WMIC provides administrative capabilities for local and remote systems. It can run and terminate processes, execute files and alter system parameters. WMIC has previously been used by various threat actors to traverse an affected network but is not commonly used as an infection vector.
Various payloads have been delivered using this method, including a keylogger, an email and browser password stealer, a cryptocurrency miner, a backdoor and a spam botnet.
The use of WMIC is beneficial for the attackers as it helps them to remain inconspicuous and also provides them with a powerful tool to aid them in their activities. The WMIC utility provides a command-line interface for WMI, which is used for an array of administrative capabilities for local and remote systems and can be used to query system settings, stop processes, and locally or remotely execute scripts. Parallels can be drawn between WMIC and PowerShell, another legitimate tool which is also found on Windows systems and is increasingly being abused by cyber criminals.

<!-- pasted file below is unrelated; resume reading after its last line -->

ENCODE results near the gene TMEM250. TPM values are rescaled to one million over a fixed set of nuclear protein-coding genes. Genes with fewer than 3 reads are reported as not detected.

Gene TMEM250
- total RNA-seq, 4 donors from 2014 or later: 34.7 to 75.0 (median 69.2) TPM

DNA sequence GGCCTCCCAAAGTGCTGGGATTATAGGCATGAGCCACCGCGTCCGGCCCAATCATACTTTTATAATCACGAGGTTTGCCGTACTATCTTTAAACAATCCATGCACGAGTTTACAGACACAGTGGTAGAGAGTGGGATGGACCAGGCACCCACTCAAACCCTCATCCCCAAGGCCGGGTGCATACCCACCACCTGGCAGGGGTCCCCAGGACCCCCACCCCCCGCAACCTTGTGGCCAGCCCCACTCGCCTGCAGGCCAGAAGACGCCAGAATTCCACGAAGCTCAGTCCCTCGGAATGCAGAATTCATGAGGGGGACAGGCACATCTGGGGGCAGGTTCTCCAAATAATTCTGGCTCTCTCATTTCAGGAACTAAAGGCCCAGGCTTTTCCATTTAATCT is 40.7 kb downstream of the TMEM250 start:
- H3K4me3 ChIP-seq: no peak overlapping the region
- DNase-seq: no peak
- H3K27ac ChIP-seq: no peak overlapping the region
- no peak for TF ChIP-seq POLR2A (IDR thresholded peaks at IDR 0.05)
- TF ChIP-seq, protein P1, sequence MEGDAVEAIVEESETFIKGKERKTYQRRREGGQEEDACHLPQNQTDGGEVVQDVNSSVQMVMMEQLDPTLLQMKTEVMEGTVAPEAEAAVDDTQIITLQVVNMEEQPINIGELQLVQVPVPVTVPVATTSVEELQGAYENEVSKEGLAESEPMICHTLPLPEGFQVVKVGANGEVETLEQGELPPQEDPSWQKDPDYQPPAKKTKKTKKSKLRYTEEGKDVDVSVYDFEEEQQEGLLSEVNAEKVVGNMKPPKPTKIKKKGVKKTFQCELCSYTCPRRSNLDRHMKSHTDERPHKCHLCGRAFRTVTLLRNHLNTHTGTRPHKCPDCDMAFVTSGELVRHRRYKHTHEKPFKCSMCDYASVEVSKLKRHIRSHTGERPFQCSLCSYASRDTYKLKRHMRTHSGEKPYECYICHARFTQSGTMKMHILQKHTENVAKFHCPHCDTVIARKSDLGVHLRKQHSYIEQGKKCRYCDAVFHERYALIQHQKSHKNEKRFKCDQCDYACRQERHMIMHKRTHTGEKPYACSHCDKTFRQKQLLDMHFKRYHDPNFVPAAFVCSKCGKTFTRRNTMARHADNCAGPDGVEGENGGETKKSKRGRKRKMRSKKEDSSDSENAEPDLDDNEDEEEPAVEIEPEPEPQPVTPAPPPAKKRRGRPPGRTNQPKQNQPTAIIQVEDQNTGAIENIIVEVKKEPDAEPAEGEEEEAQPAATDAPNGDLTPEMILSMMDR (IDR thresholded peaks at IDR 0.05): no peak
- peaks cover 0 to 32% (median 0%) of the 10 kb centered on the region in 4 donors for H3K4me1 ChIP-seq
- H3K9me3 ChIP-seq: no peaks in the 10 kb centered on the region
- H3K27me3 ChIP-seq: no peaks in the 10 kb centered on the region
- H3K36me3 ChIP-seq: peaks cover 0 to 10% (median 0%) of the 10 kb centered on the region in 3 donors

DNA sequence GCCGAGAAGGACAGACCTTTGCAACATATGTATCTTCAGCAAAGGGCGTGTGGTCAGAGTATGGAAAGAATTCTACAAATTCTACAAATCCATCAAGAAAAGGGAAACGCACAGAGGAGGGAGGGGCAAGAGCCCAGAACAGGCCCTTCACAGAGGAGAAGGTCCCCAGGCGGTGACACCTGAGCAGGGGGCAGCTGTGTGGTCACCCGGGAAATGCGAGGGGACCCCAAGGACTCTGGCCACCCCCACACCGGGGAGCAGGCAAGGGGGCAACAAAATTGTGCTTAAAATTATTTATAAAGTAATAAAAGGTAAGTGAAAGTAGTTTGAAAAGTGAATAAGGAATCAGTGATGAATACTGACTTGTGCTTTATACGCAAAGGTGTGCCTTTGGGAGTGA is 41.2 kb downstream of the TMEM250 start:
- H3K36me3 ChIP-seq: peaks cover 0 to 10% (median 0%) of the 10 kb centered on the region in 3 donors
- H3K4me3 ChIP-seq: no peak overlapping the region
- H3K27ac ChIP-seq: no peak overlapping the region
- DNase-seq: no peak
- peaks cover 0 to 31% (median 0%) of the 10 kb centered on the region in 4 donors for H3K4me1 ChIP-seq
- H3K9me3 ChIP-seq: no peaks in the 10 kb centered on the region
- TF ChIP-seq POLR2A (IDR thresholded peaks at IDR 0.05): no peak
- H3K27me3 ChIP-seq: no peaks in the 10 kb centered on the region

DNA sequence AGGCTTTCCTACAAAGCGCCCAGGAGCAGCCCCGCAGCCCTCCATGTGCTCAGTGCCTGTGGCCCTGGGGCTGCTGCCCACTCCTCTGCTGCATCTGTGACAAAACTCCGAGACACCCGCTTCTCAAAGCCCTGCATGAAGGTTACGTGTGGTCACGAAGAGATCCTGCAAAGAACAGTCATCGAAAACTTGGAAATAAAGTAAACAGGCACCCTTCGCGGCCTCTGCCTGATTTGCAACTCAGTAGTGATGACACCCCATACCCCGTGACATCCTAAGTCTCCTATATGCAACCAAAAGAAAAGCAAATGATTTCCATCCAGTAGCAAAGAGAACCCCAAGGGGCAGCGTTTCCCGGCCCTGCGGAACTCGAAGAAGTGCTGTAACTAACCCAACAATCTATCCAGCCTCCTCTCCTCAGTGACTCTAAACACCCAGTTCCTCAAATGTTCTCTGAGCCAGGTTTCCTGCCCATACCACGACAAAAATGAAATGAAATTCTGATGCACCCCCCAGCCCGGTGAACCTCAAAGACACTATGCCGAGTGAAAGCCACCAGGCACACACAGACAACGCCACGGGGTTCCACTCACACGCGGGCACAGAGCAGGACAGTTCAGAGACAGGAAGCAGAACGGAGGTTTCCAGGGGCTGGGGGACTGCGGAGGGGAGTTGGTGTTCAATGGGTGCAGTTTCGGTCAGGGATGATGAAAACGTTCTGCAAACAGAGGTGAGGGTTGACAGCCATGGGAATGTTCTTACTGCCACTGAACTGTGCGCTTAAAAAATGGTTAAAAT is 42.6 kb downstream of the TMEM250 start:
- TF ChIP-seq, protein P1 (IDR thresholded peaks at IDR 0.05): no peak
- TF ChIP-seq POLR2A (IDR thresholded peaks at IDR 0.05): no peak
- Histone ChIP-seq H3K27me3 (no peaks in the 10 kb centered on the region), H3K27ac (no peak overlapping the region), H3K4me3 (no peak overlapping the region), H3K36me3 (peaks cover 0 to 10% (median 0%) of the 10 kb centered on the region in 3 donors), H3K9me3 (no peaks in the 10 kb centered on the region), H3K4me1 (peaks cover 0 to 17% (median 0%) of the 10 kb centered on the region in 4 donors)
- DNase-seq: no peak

- The attack chain begins with the arrival of a shortcut (.lnk) file delivered via a URL, such as a link in an email, or sent as an email attachment. Once the recipient clicks on the file, the next stage in the attack is initiated.
- The shortcut file contains a WMIC command to download a file from a remote server.
- The downloaded file is a malicious XSL file.
- The URL is used to download an HTML Application (HTA) file.
Duncan is a technology professional with over 20 years experience of working in various IT roles. He has a interest in cyber security, and has a wide range of other skills in radio, electronics and telecommunications.